Monthly Archives: November 2013
The Great Moroccan Adventure, Marrakech
For as long as I can remember I have wanted to visit Morocco. This fall I crashed my friends’ visit and succeeded. Jocelyn and Dan were kind enough to let me join them and brave enough to let me make the plans.
Boy, was it a worthwhile journey. Jocelyn, Dan and I had never travelled together before Morocco and that of itself can be an adventure. They were wrapping up a 9-month-long around-the-world trip (well documented by them at www.revealingworld.com and www.breakfree.me) so I wasn’t worried that we’d be working from drastically different budgets but I was a bit concerned that they and I are interested in drastically different things. I am notorious as a city girl and avid museum-goer. My friends climbed Mt Kinabalu in Borneo and Wayana Picchu in Peru. As with so many other things, my worries were for naught. We had a great time. Dan bravely drove us to the places I had selected; they both graciously complemented my planning.
The more I read about Morocco the more places therein I wanted to visit. As that is impossible in the week we had available we settled on a 3 town loop of central Morocco, based out of Marrakech.
Marrakech is fascinating. I wasn’t sure what to expect–my Moroccan experience totals a day trip to the Mediterranean cities of Tetouan and Tanger and the Morocco pavillion in Walt Disney World’s Epcot. Perhaps my lack of expectation is why I was so impressed. Somehow Marrakech looked exactly the way I expected North Africa to look at the same time as I acknowledged I had no idea what to expect. I did assume we’d get lost, the medina is notoriously maze-like; that expectation was not fulfilled. People are nice, people are everywhere, people are always doing something worth watching. Window shopping in the souks never got dull. I found myself thinking in superlatives–spectacular, amazing, wonderful.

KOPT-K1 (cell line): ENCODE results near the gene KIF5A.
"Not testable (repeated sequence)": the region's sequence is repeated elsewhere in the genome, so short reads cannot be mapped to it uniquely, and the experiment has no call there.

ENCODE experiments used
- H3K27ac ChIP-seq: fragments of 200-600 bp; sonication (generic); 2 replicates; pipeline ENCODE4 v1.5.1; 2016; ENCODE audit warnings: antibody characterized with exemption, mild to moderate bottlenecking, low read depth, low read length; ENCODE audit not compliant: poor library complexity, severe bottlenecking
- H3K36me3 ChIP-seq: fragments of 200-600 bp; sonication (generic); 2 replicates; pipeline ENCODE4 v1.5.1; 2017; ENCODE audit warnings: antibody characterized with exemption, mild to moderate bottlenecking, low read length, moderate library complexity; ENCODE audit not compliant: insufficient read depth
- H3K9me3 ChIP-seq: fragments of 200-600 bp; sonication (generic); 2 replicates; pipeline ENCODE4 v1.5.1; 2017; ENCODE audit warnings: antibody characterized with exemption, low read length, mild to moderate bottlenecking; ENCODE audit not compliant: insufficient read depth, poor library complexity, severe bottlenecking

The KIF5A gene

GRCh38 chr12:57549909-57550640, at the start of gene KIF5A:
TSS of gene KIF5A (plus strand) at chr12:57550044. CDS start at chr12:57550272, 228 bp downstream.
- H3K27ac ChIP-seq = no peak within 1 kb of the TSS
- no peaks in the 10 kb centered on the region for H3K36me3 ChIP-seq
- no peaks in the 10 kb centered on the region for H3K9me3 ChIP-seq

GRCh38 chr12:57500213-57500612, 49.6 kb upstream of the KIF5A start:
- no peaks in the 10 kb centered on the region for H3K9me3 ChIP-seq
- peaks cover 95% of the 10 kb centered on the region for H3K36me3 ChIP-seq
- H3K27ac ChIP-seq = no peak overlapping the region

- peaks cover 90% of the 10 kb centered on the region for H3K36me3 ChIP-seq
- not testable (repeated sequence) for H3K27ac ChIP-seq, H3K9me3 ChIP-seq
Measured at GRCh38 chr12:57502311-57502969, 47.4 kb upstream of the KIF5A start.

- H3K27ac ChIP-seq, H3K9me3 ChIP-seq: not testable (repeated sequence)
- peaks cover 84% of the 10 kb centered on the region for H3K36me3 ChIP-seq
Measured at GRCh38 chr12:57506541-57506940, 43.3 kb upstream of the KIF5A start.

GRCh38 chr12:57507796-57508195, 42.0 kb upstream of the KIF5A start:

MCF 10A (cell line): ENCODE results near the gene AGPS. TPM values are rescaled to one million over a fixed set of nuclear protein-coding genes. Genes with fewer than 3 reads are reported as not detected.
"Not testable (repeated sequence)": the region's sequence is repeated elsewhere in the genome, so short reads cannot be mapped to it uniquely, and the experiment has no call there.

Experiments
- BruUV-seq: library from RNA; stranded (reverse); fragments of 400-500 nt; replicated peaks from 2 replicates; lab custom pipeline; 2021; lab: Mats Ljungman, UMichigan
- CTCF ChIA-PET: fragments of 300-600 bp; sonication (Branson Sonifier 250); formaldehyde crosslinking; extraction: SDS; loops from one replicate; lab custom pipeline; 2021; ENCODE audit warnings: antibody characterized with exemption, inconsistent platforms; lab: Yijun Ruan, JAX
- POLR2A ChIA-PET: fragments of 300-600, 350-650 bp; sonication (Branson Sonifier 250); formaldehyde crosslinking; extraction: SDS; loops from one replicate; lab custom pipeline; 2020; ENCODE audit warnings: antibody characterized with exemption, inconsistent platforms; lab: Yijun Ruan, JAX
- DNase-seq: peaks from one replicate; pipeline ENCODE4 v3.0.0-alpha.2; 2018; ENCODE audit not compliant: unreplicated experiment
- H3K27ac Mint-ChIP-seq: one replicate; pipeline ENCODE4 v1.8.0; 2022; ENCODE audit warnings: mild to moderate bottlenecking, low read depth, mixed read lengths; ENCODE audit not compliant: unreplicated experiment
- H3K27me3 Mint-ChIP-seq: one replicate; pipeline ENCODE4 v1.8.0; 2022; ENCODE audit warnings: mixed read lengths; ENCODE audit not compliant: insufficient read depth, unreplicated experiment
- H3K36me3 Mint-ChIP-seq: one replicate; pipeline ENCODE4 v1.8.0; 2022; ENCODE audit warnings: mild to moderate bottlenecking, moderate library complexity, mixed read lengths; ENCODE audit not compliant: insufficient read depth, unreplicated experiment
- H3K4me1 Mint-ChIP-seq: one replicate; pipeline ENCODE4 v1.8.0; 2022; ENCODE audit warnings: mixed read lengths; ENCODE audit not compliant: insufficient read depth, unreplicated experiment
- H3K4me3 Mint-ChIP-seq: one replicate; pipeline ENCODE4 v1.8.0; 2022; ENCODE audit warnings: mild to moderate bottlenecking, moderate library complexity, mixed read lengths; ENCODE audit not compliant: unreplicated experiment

Marrakech is intimidating. Performers and vendors in and around the famous Djemma el Fna are pushy. They get right up in your face. They may reach out and touch you to get your attention. Most accept a rejection with a smile. But that rejection needs to be firm. People may follow you trying to get you to visit a shop or guide you to the sights. Tips are requested and often rejected as not enough. I understand the need–these people make their living off tips and sales from visitors and if they don’t push I might stop at the next shop instead. Develop a thick skin and a firm but pleasant response. When the shopkeeper old enough to be my father asked Dan how many camels Jocelyn and I were worth I could have gotten upset but I chose to laugh and tell them we are priceless. It helps that the shopkeeper was clearly joking but, regardless, getting upset only ruins my day; now I have another story to tell and I can tell it with a laugh and a smile on my face rather than grumbling about “that sexist old man”.
Marrakech is beautiful. The roses were blooming, the walls are red faded to a warm pink, the sky was blue, and the artwork stunning. The city is surrounded by orchards, there are olive groves in the city and parks abound. We visited a couple of attractions and a tannery, which does actually smell as bad as it is reputed to smell. The Saadian Tombs were a peaceful retreat from the bustle of the city as well as a beautiful example of Moroccan craft. The Bahia Palace was stunning in the variety of the decorative work on display. The Musee de Marrakech displays a lantern that is truly impressive in scope, but the best thing, my favorite thing to do, was simply walking around the medina.
Three days in Marrakech was a good length of time–enough to see a few sights and soak up the atmosphere without feeling rushed. The hardest thing was to decide where to go from Marrakech. So many interesting things are an easy day from the city that it was difficult for me to make a choice. A saffron farm? Waterfalls? Hiking? The deciding factor for us was the knowledge that goats climb trees in argan groves. For my friends and I, this is a must-see. The argan groves are in the Souss region, primarily, and that means travelling west and south from Marrakech. We rented a car and headed west out of Marrakech for the Atlantic coast. Next stop, Essouira.